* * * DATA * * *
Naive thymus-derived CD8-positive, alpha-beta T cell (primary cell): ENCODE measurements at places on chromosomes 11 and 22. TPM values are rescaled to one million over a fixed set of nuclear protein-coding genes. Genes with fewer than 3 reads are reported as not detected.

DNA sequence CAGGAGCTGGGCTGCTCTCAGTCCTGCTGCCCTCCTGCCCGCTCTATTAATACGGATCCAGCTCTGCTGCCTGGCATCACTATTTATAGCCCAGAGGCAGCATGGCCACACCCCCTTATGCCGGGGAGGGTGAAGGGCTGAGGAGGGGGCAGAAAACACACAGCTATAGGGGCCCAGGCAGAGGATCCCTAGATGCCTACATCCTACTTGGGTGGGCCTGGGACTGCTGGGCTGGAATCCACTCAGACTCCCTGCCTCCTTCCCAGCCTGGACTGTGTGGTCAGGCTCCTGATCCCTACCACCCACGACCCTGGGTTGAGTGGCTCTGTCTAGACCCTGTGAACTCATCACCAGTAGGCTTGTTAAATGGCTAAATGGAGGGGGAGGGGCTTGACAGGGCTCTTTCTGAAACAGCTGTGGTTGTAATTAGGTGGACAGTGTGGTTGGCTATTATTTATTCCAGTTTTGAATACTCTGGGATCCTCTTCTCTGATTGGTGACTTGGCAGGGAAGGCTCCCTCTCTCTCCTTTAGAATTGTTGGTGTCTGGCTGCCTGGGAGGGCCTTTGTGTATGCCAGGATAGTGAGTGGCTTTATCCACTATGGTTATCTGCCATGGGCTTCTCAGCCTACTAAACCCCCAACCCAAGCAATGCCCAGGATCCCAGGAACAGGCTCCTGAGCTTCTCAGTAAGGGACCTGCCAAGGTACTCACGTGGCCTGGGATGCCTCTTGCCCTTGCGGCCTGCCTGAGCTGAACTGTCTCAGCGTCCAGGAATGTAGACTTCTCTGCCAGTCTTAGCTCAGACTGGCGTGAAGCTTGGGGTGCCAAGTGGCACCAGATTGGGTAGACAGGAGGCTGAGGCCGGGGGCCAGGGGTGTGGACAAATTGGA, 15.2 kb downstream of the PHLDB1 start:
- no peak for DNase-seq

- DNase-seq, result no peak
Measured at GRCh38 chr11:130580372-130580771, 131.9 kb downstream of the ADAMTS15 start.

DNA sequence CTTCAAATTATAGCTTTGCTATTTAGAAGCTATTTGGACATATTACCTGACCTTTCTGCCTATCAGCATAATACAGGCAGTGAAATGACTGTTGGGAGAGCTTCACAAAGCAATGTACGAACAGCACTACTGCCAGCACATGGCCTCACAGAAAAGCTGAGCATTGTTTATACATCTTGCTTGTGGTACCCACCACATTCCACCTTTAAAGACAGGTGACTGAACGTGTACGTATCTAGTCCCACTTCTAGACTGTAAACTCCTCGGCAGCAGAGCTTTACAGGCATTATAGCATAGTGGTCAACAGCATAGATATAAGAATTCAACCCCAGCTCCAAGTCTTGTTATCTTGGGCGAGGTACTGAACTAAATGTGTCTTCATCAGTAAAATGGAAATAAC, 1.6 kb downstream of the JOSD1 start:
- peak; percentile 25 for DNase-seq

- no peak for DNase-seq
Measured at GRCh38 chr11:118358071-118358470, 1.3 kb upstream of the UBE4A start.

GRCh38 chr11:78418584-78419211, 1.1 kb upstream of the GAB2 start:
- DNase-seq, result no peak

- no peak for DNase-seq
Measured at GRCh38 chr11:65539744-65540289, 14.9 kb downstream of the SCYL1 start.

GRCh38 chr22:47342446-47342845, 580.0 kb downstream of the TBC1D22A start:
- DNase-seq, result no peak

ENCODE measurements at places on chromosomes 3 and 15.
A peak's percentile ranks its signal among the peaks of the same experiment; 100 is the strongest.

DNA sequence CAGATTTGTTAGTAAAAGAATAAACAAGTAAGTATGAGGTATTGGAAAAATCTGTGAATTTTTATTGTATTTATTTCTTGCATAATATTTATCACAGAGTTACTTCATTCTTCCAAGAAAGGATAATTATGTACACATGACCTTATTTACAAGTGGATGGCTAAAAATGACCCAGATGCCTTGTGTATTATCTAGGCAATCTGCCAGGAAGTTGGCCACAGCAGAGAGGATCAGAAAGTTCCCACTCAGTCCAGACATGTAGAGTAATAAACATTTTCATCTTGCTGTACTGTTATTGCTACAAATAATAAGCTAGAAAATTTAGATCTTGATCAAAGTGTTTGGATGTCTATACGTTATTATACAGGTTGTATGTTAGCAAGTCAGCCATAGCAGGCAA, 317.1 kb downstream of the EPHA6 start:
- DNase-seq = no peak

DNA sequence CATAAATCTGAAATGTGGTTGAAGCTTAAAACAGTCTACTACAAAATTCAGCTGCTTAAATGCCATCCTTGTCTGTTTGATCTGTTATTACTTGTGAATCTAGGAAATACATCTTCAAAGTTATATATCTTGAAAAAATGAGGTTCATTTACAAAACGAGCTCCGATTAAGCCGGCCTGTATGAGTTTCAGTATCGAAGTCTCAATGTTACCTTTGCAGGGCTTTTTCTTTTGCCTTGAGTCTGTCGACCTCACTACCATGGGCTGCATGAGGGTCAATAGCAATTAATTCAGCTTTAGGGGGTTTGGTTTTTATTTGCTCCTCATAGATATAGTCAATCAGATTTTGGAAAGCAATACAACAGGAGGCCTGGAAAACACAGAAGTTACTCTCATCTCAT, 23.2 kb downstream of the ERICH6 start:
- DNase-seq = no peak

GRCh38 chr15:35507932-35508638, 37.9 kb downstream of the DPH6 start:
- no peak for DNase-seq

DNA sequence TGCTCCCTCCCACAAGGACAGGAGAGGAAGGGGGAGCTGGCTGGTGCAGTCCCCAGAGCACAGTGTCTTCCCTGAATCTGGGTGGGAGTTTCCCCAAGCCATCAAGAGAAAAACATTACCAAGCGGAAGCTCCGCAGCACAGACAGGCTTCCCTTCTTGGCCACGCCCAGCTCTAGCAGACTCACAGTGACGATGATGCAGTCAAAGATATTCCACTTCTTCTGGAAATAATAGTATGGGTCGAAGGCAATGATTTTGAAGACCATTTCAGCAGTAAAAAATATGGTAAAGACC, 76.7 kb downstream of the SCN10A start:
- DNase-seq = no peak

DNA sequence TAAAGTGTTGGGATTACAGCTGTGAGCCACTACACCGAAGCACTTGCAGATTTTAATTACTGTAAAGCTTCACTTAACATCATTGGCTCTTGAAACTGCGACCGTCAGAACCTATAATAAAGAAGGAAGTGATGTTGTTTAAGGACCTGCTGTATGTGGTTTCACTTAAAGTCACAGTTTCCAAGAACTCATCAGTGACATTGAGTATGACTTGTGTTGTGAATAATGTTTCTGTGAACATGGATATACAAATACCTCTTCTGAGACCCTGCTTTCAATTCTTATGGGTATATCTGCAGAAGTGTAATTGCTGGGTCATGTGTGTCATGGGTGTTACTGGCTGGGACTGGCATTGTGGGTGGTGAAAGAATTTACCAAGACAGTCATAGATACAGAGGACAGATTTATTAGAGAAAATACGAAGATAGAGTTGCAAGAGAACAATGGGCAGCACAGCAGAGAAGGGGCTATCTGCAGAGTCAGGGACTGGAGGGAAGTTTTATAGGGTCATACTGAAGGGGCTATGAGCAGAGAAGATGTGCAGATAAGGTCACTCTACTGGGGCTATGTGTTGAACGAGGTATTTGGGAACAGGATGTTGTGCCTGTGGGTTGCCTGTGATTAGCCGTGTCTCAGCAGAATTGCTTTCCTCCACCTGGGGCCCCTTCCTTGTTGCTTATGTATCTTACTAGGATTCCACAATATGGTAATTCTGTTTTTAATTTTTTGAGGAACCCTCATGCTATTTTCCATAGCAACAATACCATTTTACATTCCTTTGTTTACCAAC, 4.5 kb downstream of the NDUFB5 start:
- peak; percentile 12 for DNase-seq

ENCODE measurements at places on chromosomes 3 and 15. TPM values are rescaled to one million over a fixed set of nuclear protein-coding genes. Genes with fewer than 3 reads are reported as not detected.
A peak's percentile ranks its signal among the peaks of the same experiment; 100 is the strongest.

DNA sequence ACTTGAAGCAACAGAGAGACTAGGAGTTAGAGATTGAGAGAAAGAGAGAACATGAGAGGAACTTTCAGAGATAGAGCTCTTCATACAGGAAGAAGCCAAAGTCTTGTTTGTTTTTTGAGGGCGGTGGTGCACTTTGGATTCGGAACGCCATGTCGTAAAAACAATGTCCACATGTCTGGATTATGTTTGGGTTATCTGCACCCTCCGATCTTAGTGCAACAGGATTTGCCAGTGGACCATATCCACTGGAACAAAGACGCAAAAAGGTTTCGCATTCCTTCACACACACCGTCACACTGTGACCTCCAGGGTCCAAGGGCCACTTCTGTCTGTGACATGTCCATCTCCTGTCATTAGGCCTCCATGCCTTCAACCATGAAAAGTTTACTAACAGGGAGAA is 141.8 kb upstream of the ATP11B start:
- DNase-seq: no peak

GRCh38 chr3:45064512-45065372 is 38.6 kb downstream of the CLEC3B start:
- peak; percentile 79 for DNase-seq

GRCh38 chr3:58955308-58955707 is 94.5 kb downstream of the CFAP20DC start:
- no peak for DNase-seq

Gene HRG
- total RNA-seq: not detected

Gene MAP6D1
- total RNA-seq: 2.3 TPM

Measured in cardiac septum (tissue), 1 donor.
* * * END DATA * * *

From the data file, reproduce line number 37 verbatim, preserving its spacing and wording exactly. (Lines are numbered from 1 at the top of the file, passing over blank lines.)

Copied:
- total RNA-seq: not detected